Given the boldness of Doyle’s vision, it hardly seems like a fair criticism to ask for more. Setting its action in at least five countries that were home to four different primary languages, The Cause of All Nations boasts a breadth that few manuscripts can match. Yet, Doyle omits any mention of the only Confederate diplomat to successfully treat with a foreign government, Albert Pike. Pike, an Arkansas editor and attorney, traveled west to the Indian Territory and experienced remarkable success, reaching agreements with each of the Five Civilized Tribes in a manner of months. These negotiations, in which Southern slavery was a point of commonality rather than a mark of shame, might have provided a valuable counterpoint to the frustrations of Confederate ambassadors abroad. Moreover, the postwar experience of the Confederate-allied Native American nations of the West offered a grim confirmation of Union Secretary of State William Seward’s threat to make any nation that allied with the South “feel the fire of our battle and be burned by our conflagration.” At the conclusion of the Civil War, the reconstituted United States tore up its old treaties with the Five Civilized Tribes and seized vast tracts of land from each nation. Seward’s repeated warnings, in this case, were far from the blustery proclamations they might have appeared to be in European capitals.
By the same token, Doyle might have found fertile ground by looking south, to Latin America. With the partial exception of Mexico, most of the nations of the Americas appear throughout the text only as potential prey of European imperialists eager to violate the Monroe Doctrine while the Union was distracted by the Civil War. Doyle offers a chilling evocation of Napoleon III’s vision for an imperial empire in the Americas, but does little to explore the response of those who stood in his way. The reader learns of desperate Dominican envoys trying to marshal United States support following a Spanish invasion, but they disappear after being dismissed by officials of the State Department. Other responses are noticeably absent. The most glaring omission is the Empire of Brazil, which, with its status as the second largest slave society in the world and its natural congruence with the Confederacy, would seem a natural subject. Perhaps the Confederacy chose not to explore the creation of a slaveowning bloc for fear of alienating Europeans nations, but an explanation would have offered some insight into the wider international situation. The Cause of All Nations promises an international history of the Civil War, but it might have offered a grander picture by not affixing its eyes so tightly to the eastern horizon.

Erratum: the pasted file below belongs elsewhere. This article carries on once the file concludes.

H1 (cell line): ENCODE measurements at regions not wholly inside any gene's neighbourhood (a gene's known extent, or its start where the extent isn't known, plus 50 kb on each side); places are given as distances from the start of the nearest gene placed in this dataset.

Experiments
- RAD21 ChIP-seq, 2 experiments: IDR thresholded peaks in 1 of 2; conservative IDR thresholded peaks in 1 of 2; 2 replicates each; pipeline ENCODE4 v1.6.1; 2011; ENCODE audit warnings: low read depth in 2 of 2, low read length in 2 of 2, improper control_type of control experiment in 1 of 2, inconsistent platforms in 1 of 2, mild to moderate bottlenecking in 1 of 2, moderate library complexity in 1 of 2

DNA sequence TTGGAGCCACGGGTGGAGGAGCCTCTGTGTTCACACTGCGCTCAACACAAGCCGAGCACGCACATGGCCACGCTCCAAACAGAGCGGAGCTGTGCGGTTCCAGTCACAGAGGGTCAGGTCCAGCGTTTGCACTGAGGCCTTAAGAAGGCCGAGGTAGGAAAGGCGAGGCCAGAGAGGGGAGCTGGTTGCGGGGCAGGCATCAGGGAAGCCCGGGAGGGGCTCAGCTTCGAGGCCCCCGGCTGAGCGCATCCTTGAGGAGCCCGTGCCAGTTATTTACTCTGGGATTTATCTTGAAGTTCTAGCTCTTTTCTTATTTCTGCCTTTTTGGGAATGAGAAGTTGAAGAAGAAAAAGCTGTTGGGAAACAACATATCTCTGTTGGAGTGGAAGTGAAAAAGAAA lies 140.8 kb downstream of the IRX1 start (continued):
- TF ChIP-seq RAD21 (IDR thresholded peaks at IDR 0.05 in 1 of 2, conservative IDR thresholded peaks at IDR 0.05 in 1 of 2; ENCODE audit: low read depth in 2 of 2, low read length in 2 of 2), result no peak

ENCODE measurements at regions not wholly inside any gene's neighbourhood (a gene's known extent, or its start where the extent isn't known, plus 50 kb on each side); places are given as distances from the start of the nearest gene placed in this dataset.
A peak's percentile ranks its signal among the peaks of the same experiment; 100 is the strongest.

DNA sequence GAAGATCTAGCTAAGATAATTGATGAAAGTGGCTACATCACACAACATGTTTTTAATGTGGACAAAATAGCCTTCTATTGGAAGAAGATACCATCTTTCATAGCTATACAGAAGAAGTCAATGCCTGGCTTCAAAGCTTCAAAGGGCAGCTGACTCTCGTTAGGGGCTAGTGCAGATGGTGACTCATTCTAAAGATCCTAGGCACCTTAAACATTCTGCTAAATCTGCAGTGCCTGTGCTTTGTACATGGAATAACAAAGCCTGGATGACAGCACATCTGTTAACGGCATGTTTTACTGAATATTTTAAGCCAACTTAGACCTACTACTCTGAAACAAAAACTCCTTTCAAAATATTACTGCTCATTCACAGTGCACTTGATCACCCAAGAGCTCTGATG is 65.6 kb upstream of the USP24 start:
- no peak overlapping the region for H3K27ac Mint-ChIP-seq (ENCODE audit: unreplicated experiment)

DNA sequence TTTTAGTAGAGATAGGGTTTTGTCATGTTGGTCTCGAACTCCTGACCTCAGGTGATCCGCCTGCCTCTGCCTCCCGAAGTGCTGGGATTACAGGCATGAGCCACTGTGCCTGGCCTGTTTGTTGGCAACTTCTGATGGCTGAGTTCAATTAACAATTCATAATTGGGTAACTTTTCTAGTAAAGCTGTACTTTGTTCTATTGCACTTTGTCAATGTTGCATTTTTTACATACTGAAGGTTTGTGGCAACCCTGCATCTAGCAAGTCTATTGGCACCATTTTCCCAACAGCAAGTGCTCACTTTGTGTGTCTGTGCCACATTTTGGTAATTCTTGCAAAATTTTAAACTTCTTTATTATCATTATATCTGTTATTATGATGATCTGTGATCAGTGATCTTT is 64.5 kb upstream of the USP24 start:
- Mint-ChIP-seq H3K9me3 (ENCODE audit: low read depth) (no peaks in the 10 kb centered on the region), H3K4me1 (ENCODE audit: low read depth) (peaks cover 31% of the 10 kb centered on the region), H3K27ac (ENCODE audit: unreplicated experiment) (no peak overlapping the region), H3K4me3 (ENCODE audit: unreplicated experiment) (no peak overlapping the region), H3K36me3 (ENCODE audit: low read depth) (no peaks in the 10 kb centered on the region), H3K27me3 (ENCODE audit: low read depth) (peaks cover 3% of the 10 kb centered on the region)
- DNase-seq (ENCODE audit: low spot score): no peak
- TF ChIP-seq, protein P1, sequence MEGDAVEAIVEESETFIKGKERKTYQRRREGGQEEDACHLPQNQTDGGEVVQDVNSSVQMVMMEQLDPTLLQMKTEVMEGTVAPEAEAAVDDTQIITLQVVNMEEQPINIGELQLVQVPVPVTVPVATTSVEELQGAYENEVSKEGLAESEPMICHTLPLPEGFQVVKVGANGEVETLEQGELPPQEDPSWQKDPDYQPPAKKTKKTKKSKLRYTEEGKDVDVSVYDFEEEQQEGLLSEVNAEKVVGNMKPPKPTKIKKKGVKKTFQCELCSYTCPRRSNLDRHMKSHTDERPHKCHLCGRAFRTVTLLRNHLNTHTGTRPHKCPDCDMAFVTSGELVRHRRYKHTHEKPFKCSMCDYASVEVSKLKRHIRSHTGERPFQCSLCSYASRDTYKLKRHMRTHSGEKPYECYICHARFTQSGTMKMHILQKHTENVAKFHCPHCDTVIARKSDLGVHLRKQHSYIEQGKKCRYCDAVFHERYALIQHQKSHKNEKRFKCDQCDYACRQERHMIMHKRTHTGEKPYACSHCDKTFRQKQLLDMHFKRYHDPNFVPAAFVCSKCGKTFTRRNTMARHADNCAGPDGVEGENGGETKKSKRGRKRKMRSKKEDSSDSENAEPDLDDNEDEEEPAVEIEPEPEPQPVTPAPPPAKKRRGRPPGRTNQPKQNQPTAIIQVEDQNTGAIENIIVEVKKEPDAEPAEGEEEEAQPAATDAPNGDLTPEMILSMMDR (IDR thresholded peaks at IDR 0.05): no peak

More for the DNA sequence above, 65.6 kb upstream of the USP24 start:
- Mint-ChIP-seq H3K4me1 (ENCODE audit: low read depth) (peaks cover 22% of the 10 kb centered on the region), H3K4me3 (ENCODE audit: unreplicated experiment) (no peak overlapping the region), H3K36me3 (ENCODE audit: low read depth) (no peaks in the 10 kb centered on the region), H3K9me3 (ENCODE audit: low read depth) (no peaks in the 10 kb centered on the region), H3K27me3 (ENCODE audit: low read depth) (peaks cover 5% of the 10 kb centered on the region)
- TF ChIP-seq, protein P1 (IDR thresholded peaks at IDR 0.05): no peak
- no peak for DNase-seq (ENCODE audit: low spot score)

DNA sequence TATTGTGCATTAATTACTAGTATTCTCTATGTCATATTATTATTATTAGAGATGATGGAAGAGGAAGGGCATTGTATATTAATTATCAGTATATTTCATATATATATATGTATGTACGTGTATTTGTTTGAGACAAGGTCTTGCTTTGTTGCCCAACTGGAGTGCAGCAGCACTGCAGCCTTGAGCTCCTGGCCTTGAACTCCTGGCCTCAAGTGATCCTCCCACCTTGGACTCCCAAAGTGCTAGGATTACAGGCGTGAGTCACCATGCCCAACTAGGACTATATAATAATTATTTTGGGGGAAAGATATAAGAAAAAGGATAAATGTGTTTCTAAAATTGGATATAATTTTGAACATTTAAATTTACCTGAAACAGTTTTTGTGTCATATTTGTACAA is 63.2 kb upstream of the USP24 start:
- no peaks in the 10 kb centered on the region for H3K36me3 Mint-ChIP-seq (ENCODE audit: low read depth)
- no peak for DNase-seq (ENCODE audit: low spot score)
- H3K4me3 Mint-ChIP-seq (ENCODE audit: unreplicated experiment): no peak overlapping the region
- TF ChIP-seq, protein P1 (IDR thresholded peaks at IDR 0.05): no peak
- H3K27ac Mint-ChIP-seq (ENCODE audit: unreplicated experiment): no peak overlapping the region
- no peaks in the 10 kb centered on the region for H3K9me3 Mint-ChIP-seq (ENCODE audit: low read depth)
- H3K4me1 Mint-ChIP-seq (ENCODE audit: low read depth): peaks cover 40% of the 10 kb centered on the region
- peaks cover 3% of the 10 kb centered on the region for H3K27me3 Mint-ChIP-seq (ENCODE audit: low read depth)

The Cause of All Nations is, nevertheless, a valuable and groundbreaking work. Doyle overcomes linguistic barriers and breaks out of rigid definitions of historical field to offer an exciting new perspective on an event that one might have supposed had already been looked at from every angle. Specialists in British, French, Spanish, Italian, and, yes, Civil War history will all find new ideas to explore and new contentions with which to grapple. Doyle’s most profound point might be his most basic. He opens with a French officer warning an American that “no Republic ever stood so long, and never will. Self-government is a utopia.” His closing pages offer a rejoinder, an account of the construction of the Statue of Liberty. The French artists who designed the monument, Frédéric Auguste Bartholdi and Édouard René de Laboulaye, envisioned it as a testament to the perseverance of republicanism across the globe. Its original title, Liberty Enlightening the World, framed the Civil War as many at the time saw it, a war that decided the fates of both slavery and democracy in the western world. The struggle for freedom and republicanism is a global struggle, Doyle argues, and the Union victory was a victory for the people of all nations.